As Illinois prepares to enter the next phase of Gov. J.B. Pritzker’s vaccination plan this week, the state’s coronavirus metrics took another step in the right direction Sunday.
State health officials reported Illinois’ smallest daily caseload in more than three months.
The Illinois Department of Public Health announced 3,292 new confirmed and probable COVID-19 cases, which were found among the 90,138 tests processed in the last day for a daily positivity rate of about 3.7%. That’s the fewest new cases recorded in a day since Oct. 19.
The statewide positivity rate, which experts use to gauge how rapidly the virus is spreading, is down to 4.8%, the lowest it’s been since Oct. 14. That figure has been on the decline since it peaked this month at 8.6% on Jan. 4.
Statewide, COVID-19 hospitalizations are also the lowest they’ve been since late October. As of Saturday, 2,994 beds were occupied statewide by coronavirus patients, with 617 of those patients in intensive care units and 321 on ventilators, officials said.
Despite the overall progress, the respiratory virus is still claiming lives at an alarming rate. About 77 people have died from complications with the virus each day over the last week, including an additional 40 fatalities announced Sunday. Half of Sunday’s deaths, which brought the pandemic death toll to 18,750, were reported in the Chicago area.
That said, the fatality rate is down from this time last month when the state was averaging roughly 116 virus-related deaths per day.
The positive improvement in COVID-19 metrics over the last two weeks have helped the state start to gradually reopen. Limited indoor dining resumed Saturday in Chicago and suburban Cook County for the first time in nearly three months. As of Sunday, all but three of the state’s 11 regions have improved to Tier 1 mitigation level or Phase 4 of the Restore Illinois Plan.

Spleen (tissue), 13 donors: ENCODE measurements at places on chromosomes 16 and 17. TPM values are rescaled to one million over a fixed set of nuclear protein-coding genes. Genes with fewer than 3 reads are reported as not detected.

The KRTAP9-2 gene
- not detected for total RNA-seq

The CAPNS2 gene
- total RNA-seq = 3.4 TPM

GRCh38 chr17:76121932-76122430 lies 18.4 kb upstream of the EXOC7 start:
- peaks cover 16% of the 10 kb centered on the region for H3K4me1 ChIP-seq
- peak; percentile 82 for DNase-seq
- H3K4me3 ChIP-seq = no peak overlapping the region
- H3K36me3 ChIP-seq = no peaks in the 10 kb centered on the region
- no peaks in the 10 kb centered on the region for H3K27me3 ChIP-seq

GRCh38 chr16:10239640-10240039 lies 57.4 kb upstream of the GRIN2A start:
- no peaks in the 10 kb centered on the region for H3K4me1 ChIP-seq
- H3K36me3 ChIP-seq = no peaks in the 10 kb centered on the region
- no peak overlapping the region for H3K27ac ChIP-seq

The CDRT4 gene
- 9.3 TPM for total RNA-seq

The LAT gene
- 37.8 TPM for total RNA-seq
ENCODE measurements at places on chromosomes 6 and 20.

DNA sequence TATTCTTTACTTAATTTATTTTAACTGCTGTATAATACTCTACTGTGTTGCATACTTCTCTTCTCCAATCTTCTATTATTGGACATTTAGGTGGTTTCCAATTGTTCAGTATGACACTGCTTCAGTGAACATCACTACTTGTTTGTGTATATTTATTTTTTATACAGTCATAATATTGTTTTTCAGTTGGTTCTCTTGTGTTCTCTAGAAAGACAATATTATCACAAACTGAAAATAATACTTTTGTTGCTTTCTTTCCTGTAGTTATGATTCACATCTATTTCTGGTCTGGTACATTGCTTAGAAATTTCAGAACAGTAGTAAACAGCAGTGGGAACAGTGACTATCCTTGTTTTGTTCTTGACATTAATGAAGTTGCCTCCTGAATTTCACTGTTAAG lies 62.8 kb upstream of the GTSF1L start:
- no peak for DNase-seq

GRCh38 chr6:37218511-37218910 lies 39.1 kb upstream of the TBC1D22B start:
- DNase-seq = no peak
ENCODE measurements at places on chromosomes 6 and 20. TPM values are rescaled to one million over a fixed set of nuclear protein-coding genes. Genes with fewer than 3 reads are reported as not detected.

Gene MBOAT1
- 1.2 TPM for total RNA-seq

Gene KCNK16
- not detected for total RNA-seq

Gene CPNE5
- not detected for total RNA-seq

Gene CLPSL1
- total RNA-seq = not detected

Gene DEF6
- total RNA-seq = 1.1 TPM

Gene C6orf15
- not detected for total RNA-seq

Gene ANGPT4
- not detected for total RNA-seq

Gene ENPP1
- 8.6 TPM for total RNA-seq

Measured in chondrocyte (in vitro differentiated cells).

If metrics continue to improve, even looser restrictions are on the horizon for north and north-central Illinois, or Regions 1 and 2. The IDPH said those two regions could move to Phase 4. That means those regions, which will join Regions 3, 5 and 6 (or west-central, south and east-central parts of the state), will be able to play all high school sports, including higher-risk sports such as basketball, football and wrestling, as well as permit gatherings of 50 or fewer people.
This all comes as Illinois prepares to start Phase 1B of its vaccine distribution plan Monday. As of Sunday, 681,473 vaccines have been administered, including 106,274 for long-term care facilities.
While front-line hospital and health care workers and long-term care facility workers and residents remain a priority, the next group of Illinoisans in line for the vaccine are slated to start getting shots Monday.
The second group is reserved for people 65 and older and front-line essential workers. That includes teachers and school support staff, first responders, postal and public transit employees, corrections workers, incarcerated people and manufacturing, distribution and agriculture workers such as grocery store workers.
In total, 1,101,819 people in Illinois have been confirmed to have the virus among the nearly 15.4 million tests processed over the last 11 months. The statewide recovery rate is 98%.